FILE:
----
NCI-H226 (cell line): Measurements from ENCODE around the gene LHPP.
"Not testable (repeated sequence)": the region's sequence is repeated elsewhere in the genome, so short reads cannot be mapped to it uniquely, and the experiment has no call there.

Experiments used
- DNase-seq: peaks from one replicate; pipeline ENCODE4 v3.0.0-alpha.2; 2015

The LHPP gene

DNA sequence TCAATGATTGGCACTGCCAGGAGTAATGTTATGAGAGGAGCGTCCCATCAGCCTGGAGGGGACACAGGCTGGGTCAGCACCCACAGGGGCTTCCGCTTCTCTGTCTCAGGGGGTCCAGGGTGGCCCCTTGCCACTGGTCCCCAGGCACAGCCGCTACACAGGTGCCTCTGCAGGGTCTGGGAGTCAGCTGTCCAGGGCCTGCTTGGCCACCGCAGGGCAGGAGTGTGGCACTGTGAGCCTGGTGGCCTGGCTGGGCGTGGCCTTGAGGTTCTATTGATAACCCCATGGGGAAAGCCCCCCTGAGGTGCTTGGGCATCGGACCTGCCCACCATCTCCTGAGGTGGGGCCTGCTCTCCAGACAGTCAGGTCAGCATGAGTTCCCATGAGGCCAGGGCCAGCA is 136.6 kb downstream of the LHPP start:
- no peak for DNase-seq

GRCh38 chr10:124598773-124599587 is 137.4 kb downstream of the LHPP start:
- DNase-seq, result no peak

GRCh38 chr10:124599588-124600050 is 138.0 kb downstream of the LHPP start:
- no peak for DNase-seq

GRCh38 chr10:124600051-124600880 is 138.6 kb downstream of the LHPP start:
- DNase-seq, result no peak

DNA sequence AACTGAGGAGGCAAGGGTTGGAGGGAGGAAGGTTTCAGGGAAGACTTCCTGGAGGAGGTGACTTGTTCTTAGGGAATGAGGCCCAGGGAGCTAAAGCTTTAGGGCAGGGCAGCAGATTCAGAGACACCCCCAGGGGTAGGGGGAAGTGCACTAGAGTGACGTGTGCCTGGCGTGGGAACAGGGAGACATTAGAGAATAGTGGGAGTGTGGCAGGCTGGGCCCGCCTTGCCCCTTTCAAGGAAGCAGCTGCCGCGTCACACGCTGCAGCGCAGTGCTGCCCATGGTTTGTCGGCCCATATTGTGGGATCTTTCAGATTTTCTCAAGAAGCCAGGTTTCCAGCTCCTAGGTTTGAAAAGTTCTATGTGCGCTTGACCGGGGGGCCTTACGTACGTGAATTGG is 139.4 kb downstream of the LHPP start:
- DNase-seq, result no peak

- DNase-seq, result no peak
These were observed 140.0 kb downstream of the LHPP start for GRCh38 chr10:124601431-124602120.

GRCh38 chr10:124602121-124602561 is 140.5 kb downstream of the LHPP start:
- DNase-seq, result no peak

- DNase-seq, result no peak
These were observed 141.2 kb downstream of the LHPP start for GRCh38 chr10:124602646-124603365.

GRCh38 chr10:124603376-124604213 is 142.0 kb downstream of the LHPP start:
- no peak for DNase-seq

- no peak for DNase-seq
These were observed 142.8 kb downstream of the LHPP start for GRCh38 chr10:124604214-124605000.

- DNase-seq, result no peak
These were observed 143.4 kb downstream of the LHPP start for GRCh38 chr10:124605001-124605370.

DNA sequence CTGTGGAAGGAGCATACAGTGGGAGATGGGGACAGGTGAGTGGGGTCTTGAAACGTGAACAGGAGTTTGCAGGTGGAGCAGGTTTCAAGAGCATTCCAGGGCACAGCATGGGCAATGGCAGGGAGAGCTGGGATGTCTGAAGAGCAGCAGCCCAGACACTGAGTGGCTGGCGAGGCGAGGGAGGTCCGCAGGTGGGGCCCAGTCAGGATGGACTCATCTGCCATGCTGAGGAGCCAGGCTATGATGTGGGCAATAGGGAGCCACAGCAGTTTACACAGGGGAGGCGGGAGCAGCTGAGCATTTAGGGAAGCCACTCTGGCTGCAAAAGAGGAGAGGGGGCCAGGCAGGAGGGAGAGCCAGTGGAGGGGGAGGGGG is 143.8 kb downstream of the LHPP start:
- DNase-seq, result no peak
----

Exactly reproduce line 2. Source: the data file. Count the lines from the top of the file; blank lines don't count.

"Not testable (repeated sequence)": the region's sequence is repeated elsewhere in the genome, so short reads cannot be mapped to it uniquely, and the experiment has no call there.